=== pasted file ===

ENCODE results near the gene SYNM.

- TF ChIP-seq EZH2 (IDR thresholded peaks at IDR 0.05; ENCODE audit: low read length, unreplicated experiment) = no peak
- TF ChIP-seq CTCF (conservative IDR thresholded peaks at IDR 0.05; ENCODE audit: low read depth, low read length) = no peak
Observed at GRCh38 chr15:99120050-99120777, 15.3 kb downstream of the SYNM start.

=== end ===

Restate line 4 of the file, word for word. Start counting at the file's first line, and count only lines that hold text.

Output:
Observed at GRCh38 chr15:99120050-99120777, 15.3 kb downstream of the SYNM start.